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AISB event Bulletin Item

CALL FOR PARTICIPATION: WHITEHEAD LECTURE 'Distributed Decisions: New Insights from Radio-tagged Ants', Wed 30th Jan, Goldsmiths, London

The second Whitehead Lecture of spring term 2013 will be given by Elva Robinson. Elva is a Royal 
Society Dorothy Hodgkin Research Fellow with the York Centre For Complex Systems Analysis at the 
University of York.

An abstract for the lecture and short biography for the speaker are appended below.

The lecture will take place at 4pm on Wednesday 30th January in the Ben Pimlott Lecture Theatre, 
Goldsmiths, University of London . 


Distributed Decisions: New Insights from Radio-tagged Ants

ABSTRACT:  Ant colonies are model systems for the study of self-organisation and viewing ants as 
identical agents following simple rules has led to many insights into the emergence of complex 
behaviours. However, real biological ants are far from identical in behaviour. New advances in 
radio-frequency identification (RFID) technology now allow the exploration of ant behaviour at 
the individual level, providing unprecedented insights into distributed decision-making. I have 
addressed two areas of decision-making with this new technology: 1 Collective decision-making 
during colony emigration; 2 Task decisions in a changing environment. The first of these, 
collective decision-making during colony emigration, uses RFID microtransponder tags to identify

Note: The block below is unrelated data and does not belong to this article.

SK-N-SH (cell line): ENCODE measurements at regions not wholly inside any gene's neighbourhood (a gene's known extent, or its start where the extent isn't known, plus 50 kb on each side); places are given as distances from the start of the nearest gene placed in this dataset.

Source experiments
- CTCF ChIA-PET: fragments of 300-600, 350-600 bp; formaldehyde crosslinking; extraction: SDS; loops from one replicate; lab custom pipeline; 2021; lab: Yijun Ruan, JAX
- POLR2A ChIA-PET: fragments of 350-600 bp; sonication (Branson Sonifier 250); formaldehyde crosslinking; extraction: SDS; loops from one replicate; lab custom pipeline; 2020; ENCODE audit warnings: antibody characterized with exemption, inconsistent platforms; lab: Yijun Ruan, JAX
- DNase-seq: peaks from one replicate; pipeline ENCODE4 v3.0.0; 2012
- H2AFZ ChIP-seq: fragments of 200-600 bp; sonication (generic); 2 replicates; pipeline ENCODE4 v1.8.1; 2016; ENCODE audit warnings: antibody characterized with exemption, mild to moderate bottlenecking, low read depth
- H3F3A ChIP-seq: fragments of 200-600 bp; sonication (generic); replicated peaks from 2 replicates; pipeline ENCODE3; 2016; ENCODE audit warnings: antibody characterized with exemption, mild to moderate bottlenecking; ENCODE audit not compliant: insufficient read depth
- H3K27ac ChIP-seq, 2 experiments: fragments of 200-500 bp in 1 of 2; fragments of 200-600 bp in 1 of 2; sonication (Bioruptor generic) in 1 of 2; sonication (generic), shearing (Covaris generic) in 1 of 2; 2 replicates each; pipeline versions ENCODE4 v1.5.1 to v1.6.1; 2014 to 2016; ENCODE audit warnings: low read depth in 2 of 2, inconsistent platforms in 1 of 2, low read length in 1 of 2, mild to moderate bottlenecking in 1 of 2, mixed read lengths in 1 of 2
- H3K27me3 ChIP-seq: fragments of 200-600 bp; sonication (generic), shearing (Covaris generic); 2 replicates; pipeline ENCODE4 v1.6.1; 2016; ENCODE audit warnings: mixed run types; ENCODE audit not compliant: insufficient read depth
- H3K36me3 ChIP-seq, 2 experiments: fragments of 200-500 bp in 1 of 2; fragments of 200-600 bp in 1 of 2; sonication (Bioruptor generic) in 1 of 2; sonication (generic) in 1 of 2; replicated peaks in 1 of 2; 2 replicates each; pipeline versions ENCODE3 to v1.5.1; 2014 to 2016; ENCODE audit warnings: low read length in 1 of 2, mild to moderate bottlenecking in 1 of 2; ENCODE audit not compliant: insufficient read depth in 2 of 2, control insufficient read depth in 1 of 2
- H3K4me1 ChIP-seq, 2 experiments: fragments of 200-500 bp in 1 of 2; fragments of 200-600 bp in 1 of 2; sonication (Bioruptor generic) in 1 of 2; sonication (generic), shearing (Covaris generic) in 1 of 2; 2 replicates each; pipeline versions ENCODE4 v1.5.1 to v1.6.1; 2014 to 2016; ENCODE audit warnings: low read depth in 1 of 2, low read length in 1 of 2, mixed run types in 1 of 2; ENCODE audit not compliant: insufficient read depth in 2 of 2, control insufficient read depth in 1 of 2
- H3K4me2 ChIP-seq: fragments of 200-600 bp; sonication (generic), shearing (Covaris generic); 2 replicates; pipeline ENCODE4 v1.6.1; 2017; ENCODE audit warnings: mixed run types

the ants involved in collecting information about the environment, and to determine how their 
actions lead to the final colony-level decision. My results demonstrate that ants could use a 
very simple threshold rule to make their individual decisions, and still maintain a sophisticated 
choice mechanism at the colony level. The second area of distributed decision-making which has 
benefitted from the use of RFID is ant colony task-allocation, and in particular, how tasks are 
robustly distributed between members of a colony in the face of changing environmental conditions. 
The use of RFID tags on worker ants allows simultaneous monitoring of a range of factors which 
could affect decision-making, including age, experience, spatial location, social interactions 
and fat reserves. My results demonstrate that individual ants base some task decisions on their 
own physiological state, but also utilise social cues. For non-specialist tasks, self-organisation 
also contributes, as movement patterns can cause emergent task allocation. The combination of 
these simple mechanisms provides the colony as a whole with a responsive work-force, appropriately 
allocated across tasks, but flexible in response to changing environmental conditions.

BRIEF BIO: Elva Robinson studies the organisation of social insect societies, combining empirical 
and modelling work to identify the simple rules followed by individual members of a colony, and to 
determine how they interact to produce adaptive group-level behaviours. Key research areas include:
The organisation of a flexible foraging strategy; Division of labour and flexible task allocation; 
Collective decisions and pattern formation via self-organised processes. Elva began working in 
this area with a PhD at the University of Sheffield jointly between the Department Animal and Plant
Sciences and the Department of Computer Science. After post-doctoral work at the University of 
Bristol, she moved to the University of York on a Royal Society Dorothy Hodgkin Fellowship. She 
is currently based between the York Centre for Complex Systems Analysis and the Department of 
Biology, where she holds a proleptic lectureship appointment.